My Thirty-Third Year
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By Gerhard A. Fittkau
Winter 1945: the Soviet army sweeps through the village of Suessenberg. After desecrating the church, pillaging the homes, raping and killing women and children, the Soviets deport the remaining people and their pastor, Fr. Fittkau, to the gulag in Siberia. The burden of My Thirty-Third Year is the story of their unbounded suffering: the starvation and cold, the brutal toil, the specter of death, and the persistent temptation to despair. Throughout the ordeal, Fr. Fittkau maintains his priestly vocation, tending to the needs of his fellow prisoners, aided by his friends—the Protestant minister Theo, Fr. Kolfenbach, and Sr. Imelda. The ultimate source of sustenance, however, and source of the book’s enduring power, is “the fruits of God’s victorious grace…grown in the garden of Christ’s agony.”
I was not different in my wretched appearance, in my physical misery, in my struggle to stay alive, in my material helplessness than any prisoner in the camp. Yet my priesthood gave purpose to every day of my life and saved me from the pit of futility and despair… (Gerhard A. Fittkau)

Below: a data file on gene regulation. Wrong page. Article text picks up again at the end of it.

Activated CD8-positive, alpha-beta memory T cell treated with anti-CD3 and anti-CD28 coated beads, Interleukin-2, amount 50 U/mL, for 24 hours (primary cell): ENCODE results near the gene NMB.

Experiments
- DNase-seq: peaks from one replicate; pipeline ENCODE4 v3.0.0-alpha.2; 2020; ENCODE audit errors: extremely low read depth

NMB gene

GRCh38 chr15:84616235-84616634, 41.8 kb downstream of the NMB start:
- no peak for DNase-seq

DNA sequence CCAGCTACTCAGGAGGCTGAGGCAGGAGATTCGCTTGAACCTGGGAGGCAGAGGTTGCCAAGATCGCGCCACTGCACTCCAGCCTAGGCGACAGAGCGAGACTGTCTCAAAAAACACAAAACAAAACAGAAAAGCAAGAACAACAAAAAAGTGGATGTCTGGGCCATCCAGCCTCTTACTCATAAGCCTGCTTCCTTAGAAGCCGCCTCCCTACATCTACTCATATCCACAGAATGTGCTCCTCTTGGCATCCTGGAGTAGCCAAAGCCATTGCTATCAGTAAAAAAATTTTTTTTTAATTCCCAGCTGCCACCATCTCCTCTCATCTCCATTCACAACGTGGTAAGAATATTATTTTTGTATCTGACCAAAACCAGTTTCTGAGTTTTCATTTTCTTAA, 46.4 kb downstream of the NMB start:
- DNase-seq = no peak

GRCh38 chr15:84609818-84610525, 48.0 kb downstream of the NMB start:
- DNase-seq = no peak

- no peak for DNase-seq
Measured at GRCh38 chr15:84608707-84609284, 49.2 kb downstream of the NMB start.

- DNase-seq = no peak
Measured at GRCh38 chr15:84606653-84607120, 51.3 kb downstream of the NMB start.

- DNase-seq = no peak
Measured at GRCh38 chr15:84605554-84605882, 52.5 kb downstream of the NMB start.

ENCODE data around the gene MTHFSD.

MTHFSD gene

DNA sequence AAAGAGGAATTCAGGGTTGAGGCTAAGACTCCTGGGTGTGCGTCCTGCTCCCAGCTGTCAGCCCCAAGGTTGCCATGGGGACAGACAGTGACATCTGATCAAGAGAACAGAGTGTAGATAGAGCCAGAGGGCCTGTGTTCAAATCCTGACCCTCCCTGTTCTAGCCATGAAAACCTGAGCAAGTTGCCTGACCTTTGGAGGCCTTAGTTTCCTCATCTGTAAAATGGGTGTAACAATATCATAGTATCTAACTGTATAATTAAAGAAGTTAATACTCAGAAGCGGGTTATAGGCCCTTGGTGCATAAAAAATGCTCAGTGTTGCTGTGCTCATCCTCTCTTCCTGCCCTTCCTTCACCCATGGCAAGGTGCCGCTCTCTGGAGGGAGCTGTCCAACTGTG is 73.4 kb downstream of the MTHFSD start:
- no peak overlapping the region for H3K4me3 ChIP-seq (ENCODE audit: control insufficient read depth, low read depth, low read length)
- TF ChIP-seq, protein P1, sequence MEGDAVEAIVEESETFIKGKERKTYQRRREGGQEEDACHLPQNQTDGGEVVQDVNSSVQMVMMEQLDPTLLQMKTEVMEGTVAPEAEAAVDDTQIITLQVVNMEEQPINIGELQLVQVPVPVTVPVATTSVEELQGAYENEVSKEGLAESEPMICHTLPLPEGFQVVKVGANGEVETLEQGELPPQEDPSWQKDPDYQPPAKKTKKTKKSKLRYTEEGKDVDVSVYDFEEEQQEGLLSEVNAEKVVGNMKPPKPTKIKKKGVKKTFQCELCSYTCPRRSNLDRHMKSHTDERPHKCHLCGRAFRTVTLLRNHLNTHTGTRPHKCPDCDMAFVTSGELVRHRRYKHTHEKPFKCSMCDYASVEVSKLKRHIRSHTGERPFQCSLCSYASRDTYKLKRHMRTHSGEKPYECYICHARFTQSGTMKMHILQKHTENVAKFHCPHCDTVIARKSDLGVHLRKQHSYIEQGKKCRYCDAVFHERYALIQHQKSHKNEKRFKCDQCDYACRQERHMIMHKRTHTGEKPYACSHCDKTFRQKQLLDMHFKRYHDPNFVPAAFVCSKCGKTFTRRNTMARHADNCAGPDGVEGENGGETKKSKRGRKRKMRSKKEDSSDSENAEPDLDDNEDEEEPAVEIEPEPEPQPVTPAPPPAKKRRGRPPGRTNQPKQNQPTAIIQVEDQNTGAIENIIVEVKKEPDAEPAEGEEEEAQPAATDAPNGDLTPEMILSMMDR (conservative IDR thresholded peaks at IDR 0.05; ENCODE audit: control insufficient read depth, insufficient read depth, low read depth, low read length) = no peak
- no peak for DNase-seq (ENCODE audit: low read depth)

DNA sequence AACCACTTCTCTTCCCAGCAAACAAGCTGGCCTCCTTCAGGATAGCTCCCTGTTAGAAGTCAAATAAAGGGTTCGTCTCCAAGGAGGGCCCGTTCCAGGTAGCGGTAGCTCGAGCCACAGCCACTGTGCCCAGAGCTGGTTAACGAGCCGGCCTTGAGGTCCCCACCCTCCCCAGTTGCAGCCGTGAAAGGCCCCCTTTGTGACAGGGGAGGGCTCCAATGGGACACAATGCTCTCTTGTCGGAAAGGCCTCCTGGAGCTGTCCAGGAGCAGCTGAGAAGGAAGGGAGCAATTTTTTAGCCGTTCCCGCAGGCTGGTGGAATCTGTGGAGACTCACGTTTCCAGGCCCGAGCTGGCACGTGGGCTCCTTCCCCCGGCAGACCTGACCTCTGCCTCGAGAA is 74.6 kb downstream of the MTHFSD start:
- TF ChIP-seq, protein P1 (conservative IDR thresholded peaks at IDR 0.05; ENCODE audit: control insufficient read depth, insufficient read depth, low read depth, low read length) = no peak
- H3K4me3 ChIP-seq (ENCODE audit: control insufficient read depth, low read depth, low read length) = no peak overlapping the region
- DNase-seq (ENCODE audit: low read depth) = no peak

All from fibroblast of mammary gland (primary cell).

As intense as it is inspiring, My Thirty-Third Year is both an indictment of the human capacity for evil and a celebration of the human capacity to overcome evil with good and fear with faith. It is, without a doubt, a book that must endure.
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Gerhard A. Fittkau (1912–2004) was a German Catholic priest, theologian, and author. Ordained in 1937, he was exiled by the Nazis at the outset of World War II and then captured by the victorious Soviets at the end of the war and sent to the gulag in Siberia. After his release, he served the Church in a variety of positions, including pastor, professor, and director of the American St. Boniface Society. In 1982, Pope John Paul II awarded Fittkau with the title and privileges of a protonotary apostolic.